Kiessling called for changing the criterion for relaxing the board’s mandate because she feels it is based on an unrealistic Covid case number. She also wanted to exempt certain businesses that don’t have general public access. Board members voted against both of her motions on Monday but agreed to address them fully in two weeks.
Kiessling asserted that cases “aren’t a reasonable metric,” as Bedford’s numbers are higher than Burlington’s, which does not require face covering. “It isn’t clear what the mask mandate is for,” she said. “If you want to keep the mandate, then come up with an alternative off-ramp.” Other towns employ vaccination rates, daily incidence, or transmissibility data.
“It’s a great idea. I’m just not ready to vote,” said Board chair Anita Raj. “I want to hear more.” Her colleague Susan Schwartz added, “I think we’ve all been thinking about when the timing is right.” Bea Brunkhorst said she would be interested in what metrics other towns are using. Maureen Richichi also agreed although she feels masks have made a difference. “It would be interesting to see what other towns are doing and consider that at our next meeting.”
Kiessling pointed out that almost all new infections originate in households and “there are zero transmissions in many businesses. I think we are putting a real undue burden on our businesses,” she said, calling for relaxing the mandate for gymnasiums and manufacturing firms.
Heidi Porter, Director of Health and Human Services, countered that “some people took jobs because there is a mandate. There are folks that may choose to go to a gym because protective measures are in place.” Others from outside also enter a workspace, such as vendors or public safety personnel, she added. Kiessling replied that individual businesses can impose their own policies.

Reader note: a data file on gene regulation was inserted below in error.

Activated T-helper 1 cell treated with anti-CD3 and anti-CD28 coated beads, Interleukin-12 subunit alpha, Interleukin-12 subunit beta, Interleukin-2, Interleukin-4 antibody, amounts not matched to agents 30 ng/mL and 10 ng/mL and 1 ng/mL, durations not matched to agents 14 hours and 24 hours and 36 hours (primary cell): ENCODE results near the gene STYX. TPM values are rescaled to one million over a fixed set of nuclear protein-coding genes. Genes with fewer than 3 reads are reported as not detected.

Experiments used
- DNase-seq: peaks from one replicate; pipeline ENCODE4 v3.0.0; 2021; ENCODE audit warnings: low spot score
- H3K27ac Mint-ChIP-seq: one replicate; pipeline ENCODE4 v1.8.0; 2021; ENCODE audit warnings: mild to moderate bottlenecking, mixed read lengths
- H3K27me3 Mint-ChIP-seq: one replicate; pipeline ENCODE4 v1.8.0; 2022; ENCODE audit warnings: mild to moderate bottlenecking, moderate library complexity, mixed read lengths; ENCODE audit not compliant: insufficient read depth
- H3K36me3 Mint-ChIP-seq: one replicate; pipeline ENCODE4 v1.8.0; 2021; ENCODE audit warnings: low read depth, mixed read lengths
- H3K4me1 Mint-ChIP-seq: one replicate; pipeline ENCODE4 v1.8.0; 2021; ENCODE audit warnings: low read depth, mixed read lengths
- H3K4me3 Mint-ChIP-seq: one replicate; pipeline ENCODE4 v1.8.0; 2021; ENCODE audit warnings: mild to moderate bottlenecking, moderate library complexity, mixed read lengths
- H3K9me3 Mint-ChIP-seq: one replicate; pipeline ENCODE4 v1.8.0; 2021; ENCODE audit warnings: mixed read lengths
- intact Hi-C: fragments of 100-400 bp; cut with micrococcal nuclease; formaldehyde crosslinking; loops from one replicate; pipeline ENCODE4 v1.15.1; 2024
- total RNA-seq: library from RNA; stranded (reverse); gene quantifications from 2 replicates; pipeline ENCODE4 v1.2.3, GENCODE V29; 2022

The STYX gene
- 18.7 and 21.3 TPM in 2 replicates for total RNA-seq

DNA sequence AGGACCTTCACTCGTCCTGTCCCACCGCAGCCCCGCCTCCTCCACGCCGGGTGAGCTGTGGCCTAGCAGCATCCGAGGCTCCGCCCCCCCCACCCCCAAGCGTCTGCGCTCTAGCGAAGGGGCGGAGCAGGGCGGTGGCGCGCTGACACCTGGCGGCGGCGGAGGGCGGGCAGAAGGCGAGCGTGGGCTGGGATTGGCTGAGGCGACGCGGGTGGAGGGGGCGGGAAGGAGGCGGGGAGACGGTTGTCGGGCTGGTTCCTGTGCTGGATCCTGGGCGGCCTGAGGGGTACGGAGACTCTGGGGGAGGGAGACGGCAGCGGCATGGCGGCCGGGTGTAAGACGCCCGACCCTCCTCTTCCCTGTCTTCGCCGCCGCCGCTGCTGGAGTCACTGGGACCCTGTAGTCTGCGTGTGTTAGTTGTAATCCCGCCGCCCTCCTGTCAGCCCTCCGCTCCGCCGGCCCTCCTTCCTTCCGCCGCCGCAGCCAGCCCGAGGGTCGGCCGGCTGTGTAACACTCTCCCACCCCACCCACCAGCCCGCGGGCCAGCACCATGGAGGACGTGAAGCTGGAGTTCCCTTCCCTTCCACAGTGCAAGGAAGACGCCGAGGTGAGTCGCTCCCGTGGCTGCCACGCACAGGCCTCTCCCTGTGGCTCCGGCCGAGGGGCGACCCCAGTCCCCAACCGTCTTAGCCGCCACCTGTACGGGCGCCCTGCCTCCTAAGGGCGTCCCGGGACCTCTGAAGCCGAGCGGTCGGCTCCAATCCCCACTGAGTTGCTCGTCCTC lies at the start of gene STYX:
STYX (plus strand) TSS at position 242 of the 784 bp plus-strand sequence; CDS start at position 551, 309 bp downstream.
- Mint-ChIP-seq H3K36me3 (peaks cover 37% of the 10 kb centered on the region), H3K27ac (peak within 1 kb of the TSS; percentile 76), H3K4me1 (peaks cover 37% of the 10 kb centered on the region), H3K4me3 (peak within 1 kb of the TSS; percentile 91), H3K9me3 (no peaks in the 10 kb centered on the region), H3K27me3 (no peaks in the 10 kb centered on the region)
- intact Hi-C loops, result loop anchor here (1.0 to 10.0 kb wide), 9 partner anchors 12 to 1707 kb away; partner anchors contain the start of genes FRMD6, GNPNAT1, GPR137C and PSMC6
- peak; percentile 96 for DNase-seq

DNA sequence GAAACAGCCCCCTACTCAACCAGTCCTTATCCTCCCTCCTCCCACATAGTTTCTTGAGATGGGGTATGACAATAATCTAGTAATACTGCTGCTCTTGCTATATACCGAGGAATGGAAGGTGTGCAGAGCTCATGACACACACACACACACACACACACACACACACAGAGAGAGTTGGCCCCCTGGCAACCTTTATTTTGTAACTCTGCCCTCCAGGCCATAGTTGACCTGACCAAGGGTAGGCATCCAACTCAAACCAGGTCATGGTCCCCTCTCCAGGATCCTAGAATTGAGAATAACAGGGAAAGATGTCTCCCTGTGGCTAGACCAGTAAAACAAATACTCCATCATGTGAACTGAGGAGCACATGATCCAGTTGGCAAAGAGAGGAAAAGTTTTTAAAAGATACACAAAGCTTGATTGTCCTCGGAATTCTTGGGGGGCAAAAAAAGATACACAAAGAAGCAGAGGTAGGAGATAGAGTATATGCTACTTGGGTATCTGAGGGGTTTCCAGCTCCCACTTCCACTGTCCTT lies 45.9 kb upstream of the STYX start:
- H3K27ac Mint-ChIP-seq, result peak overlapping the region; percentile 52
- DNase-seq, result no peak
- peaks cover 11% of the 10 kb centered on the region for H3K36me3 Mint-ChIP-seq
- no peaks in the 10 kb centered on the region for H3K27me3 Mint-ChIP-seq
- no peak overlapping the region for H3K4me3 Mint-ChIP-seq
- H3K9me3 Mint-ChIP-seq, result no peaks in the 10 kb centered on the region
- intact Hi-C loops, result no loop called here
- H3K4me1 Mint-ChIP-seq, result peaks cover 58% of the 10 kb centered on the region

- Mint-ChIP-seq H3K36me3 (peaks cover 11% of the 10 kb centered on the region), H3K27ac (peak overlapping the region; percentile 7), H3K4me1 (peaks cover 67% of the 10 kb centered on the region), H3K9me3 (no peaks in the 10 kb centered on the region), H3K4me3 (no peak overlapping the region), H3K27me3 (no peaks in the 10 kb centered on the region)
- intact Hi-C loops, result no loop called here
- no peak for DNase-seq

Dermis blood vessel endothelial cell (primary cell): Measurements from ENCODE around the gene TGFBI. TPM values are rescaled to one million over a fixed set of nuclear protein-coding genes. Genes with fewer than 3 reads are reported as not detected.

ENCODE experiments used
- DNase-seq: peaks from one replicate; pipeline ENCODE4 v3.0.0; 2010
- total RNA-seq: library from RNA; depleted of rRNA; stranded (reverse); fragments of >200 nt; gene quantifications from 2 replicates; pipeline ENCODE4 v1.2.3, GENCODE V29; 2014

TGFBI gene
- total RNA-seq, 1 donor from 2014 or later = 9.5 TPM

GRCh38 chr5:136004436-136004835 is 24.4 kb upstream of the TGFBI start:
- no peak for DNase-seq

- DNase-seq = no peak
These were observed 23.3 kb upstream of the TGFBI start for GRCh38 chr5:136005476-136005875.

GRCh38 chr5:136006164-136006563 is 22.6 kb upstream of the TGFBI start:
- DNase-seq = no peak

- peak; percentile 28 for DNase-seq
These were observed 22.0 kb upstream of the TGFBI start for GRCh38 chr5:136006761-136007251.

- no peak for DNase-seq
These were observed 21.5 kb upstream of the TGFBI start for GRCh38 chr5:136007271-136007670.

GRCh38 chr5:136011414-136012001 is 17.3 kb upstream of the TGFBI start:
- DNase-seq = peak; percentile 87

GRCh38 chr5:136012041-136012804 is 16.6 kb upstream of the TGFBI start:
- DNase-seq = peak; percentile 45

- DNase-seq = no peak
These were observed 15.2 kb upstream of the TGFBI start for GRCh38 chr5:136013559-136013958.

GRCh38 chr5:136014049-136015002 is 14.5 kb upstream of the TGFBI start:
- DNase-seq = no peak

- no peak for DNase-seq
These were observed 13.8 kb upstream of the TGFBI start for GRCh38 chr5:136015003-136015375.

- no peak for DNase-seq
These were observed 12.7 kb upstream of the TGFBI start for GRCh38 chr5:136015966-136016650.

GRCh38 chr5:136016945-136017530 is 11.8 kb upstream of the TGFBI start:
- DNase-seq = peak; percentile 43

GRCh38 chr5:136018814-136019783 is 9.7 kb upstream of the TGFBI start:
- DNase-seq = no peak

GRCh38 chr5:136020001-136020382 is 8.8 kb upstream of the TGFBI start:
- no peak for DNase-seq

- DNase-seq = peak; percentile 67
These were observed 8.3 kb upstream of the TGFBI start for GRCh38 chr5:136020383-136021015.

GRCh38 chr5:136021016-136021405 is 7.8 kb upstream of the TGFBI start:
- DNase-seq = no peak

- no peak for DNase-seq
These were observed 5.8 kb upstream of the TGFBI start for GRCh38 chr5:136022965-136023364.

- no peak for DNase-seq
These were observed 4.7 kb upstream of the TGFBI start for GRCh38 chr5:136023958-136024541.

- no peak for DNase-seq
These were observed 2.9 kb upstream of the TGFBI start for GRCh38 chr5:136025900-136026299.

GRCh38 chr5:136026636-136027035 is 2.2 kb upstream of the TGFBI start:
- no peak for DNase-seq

Schwartz said she would “consider doing changes but I want to look at the mask mandate line by line.” She added she was “uncertain how to differentiate among businesses.” Members asked Katharine Dagle, Assistant Health Director, to try to categorize businesses that could be impacted.
“There’s no indication that the masks have not done anything but make people miserable at work,” Kiessling remarked. Richichi pointed out that other communities recently imposed mask mandates in response to a surge in cases. She added that Burlington opted against a mandate because the Board of Health felt it would be unenforceable.
Porter told the board that there were 623 local Covid cases during the two-week period that ended Jan. 20, an increase of 571 from the two-week period that ended Jan. 13. Later in the presentation, she cited the case count for the past seven days as 184.
“We’re still up there with our case count,” Porter said, adding that she suspects part of it is residual holiday infections. “Fingers crossed that we start to see that case count come down.” She called for “personal responsibility for the greater good. I’m hoping that folks are working to maintain that.”
Porter shared data between Jan. 2 and 15 showing that there were 103 households with two or more cases and 252 known breakthroughs. As of Monday, she said, there were 55 active cases in the schools.
She summarized changes in state policies regarding student testing for Covid-19, replacing the test-and-stay system with weekly at-home rapid testing, as long as schools continue to offer symptomatic and pooled testing. Bedford will begin this practice next week, she said, and will no longer be involved with contact tracing, as “we were essentially contacting everybody.”
“If you are informed that there’s a positive case in your child’s classroom, assume your child could be exposed,” she said. “Everybody still gets to come to school—there hasn’t been a lot of transmission in this environment. At-home testing provides backup during the course of the week.”
Porter said more than 95 percent of residents between the ages of 12 and 19 are fully vaccinated for Covid-19. The rate for residents ages 5-11 is around 70 percent, she noted, adding that at the most recent booster clinic, there was more vaccine than arms. “We’ve reached some sort of saturation here with the vaccine.”
Mike Rosenberg can be reached at [email protected], or 781-983-1763